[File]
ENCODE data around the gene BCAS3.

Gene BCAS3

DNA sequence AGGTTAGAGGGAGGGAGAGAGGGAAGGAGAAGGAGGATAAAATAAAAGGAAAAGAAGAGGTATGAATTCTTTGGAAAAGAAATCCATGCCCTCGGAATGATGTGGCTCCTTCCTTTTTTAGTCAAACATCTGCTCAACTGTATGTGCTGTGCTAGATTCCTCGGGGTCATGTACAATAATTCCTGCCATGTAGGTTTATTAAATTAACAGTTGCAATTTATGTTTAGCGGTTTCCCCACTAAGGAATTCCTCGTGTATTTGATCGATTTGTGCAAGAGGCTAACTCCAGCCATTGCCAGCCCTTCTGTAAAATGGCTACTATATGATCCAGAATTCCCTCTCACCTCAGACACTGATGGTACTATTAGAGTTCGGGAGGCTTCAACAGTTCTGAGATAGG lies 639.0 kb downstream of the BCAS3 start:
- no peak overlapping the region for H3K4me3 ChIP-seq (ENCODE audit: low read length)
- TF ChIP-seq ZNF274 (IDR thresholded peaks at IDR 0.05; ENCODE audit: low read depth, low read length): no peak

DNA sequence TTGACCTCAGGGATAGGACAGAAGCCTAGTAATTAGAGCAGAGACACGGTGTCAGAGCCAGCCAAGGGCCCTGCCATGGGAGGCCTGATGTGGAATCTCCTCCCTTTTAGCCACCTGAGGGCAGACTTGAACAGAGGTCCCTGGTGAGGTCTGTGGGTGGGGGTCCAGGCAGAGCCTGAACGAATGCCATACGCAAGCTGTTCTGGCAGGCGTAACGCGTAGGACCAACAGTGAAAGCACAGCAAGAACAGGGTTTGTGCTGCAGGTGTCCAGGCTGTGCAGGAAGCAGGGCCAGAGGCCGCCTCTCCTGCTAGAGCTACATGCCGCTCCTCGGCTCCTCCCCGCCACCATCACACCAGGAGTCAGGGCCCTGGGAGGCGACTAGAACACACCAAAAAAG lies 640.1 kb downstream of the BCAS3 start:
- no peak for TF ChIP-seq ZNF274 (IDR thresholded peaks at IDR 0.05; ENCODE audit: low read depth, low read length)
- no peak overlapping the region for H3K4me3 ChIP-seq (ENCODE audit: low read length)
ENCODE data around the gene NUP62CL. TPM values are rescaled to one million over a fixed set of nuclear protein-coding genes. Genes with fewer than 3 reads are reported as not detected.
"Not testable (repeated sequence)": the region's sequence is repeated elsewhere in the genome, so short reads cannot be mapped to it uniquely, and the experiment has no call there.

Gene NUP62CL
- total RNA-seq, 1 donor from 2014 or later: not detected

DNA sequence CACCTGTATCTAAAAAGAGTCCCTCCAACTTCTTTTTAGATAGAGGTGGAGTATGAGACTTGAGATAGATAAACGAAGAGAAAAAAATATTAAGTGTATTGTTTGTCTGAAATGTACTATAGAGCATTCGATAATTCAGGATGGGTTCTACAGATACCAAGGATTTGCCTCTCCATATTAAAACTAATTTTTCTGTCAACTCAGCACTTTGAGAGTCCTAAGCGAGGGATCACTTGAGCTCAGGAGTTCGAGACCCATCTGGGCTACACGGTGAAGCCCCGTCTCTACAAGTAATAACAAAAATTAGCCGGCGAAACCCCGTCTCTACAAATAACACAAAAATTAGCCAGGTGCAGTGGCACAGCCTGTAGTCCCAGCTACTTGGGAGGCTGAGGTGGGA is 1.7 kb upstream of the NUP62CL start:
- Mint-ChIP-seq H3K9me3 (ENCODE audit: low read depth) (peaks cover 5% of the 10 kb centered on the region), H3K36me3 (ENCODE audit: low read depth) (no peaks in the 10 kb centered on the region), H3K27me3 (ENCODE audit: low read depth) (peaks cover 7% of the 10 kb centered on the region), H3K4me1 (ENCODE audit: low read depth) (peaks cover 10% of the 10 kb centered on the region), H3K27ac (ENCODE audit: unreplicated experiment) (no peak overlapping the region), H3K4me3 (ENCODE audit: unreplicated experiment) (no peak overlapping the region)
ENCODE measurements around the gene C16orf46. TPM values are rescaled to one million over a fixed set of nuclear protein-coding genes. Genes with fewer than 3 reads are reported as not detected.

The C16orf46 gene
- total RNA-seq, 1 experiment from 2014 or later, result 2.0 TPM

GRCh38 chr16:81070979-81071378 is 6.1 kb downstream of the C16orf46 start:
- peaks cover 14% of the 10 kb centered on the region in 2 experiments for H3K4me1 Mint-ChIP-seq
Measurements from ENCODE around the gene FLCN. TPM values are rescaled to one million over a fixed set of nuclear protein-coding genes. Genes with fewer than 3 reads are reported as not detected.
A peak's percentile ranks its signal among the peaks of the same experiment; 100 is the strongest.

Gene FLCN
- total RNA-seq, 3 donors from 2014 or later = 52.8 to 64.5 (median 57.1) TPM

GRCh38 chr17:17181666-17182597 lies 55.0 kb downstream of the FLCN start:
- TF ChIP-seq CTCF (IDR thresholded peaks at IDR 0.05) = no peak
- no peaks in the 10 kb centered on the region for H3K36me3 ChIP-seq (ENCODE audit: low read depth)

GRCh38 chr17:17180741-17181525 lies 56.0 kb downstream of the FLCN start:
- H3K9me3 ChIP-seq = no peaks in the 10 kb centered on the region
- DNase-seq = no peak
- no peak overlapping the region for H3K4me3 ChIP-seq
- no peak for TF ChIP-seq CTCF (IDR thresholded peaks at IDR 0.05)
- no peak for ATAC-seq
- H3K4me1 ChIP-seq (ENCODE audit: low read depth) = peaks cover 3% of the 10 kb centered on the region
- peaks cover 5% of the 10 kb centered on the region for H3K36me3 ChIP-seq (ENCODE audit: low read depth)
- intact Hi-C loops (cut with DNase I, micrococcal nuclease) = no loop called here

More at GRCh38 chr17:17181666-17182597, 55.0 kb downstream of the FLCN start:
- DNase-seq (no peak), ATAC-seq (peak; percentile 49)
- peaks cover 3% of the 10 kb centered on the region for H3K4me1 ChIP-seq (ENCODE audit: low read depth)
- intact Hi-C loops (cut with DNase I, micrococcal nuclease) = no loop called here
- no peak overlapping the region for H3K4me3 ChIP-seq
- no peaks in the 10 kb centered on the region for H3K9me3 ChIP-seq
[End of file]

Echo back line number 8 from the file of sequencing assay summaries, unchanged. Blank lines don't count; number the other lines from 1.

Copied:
- no peak overlapping the region for H3K4me3 ChIP-seq (ENCODE audit: low read length)